2. This design has been expressly declared.(1) On Sinai. Here even Moses exceedingly feared and quaked. And why? "That His fear may be before your faces, that ye sin not." Similar impression was designed at the reading of the law at Ebal and Gerizim.(2) In the gospel commission, "He that believeth and is baptized, shall be saved, but he that believeth not shall be damned."(3) In the facts of Christian history. Look at the trembling jailor falling down before Paul and Silas; at the trembling and astonished Saul of Tarsus; at the three thousand pricked in the heart. And now say, whether these men despised the terror of the Lord, or felt it? The same gospel has produced the same effects in every age.

II. THE DIRECT TENDENCY OF THE DIVINE THREATENINGS IS TO PERSUADE MEN TO OBEY THE GOSPEL. Not that the Divine threatenings have such a tendency viewed as denunciations of mere suffering. To tell a man that he is exposed to the fires of hell may disquiet him; but so far from tending to excite holy affection in the cold heart of man, it tends only to harden in despair, or awaken more violent enmity against God. But if mere terror has no tendency to soften the heart into love, how is it that the threatenings of God have a tendency to subdue the heart into cheerful submission to His will? I answer —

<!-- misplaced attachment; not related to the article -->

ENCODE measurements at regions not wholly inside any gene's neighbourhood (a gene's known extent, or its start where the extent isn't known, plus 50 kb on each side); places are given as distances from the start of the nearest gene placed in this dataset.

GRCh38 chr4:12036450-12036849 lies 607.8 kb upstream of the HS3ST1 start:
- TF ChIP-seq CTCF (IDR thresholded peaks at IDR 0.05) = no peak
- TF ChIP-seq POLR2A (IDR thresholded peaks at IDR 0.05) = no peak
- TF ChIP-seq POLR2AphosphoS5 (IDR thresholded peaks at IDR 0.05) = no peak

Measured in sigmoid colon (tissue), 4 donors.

1. By the solemn alternative which they reveal to man. Now, although the mere disclosure of this alternative, of obedience or death eternal, will never of itself convert the sinner, yet no sinner will ever be converted without it. If to array the terrors of the Almighty against the sinner will not weaken the ardour of earthly attachments, and check the ardour of earthly pursuits, nothing can. These, at any rate, are enough to do it.

2. By the manner in which they enforce the necessity of compliance with the terms of salvation. It is only when the sinner sees that the threatenings of God cannot be defied with safety, and that there is no other way of escape than that to which his own heart is desperately opposed, that he begins to stand in awe of his almighty Sovereign. And it is in the threatenings of the infinite God that he sees his helpless necessity of submitting to His terms.